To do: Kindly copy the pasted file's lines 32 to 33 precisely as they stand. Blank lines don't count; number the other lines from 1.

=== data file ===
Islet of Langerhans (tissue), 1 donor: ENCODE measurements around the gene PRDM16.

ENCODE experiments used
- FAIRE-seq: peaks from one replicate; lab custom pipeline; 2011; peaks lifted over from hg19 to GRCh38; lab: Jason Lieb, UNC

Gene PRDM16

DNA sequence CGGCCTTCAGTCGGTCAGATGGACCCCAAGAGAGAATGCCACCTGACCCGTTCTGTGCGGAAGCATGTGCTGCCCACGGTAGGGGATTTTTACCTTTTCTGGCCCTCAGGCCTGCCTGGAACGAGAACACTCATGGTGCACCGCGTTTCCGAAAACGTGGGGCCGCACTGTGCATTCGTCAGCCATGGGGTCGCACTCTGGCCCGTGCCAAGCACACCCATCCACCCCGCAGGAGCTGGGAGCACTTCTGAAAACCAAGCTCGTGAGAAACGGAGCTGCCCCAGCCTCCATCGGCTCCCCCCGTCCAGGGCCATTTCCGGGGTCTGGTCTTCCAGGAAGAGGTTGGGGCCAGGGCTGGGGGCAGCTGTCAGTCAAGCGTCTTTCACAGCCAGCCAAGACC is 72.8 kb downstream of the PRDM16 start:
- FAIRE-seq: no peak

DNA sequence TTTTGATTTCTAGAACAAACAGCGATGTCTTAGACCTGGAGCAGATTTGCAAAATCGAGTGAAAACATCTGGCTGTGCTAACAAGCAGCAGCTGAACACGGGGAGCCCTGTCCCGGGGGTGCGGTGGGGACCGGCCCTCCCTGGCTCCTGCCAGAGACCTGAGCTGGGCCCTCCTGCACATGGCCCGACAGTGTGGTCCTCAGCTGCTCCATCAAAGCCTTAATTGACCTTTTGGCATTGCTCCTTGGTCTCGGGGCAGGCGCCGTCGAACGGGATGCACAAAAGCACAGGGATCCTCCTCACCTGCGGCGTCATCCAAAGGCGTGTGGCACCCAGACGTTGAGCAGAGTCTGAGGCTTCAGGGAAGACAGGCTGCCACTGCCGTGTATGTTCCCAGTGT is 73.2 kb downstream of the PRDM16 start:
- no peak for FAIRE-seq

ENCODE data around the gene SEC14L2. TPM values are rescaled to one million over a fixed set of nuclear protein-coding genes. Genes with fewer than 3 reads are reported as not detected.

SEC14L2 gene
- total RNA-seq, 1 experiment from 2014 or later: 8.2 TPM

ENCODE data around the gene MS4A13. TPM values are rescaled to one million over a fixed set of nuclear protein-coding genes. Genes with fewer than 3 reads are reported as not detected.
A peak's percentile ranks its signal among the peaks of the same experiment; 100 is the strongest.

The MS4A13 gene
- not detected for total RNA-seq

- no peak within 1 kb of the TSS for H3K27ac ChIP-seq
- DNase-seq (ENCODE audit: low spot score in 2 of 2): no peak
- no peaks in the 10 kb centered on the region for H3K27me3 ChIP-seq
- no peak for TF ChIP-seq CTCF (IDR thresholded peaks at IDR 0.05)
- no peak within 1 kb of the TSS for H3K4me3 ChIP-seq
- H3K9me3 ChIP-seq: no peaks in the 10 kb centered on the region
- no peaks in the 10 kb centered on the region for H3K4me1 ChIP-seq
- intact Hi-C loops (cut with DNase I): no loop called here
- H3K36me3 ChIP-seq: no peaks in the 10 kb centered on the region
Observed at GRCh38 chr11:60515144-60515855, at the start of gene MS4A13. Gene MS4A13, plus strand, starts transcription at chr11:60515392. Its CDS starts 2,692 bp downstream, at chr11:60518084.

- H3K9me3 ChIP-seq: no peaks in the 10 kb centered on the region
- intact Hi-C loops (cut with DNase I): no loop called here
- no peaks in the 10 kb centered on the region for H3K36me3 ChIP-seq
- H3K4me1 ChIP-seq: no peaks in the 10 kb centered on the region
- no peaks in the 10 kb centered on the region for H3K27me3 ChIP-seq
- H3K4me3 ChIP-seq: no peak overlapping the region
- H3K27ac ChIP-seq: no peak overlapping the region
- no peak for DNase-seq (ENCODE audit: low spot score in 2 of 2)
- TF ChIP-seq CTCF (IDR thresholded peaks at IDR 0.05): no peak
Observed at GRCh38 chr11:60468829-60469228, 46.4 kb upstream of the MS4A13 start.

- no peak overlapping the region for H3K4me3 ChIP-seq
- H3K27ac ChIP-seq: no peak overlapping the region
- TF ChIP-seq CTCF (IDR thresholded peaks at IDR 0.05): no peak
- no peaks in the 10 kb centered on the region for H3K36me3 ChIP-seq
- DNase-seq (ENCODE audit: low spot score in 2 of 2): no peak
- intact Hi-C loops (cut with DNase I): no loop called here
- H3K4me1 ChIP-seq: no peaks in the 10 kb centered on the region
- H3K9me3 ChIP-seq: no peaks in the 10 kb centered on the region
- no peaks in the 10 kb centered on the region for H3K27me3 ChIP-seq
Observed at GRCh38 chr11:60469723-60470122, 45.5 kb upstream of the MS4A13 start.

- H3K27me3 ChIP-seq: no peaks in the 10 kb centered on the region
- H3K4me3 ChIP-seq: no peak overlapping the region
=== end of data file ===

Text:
- H3K27ac ChIP-seq: no peak overlapping the region
- no peak for DNase-seq (ENCODE audit: low spot score in 2 of 2)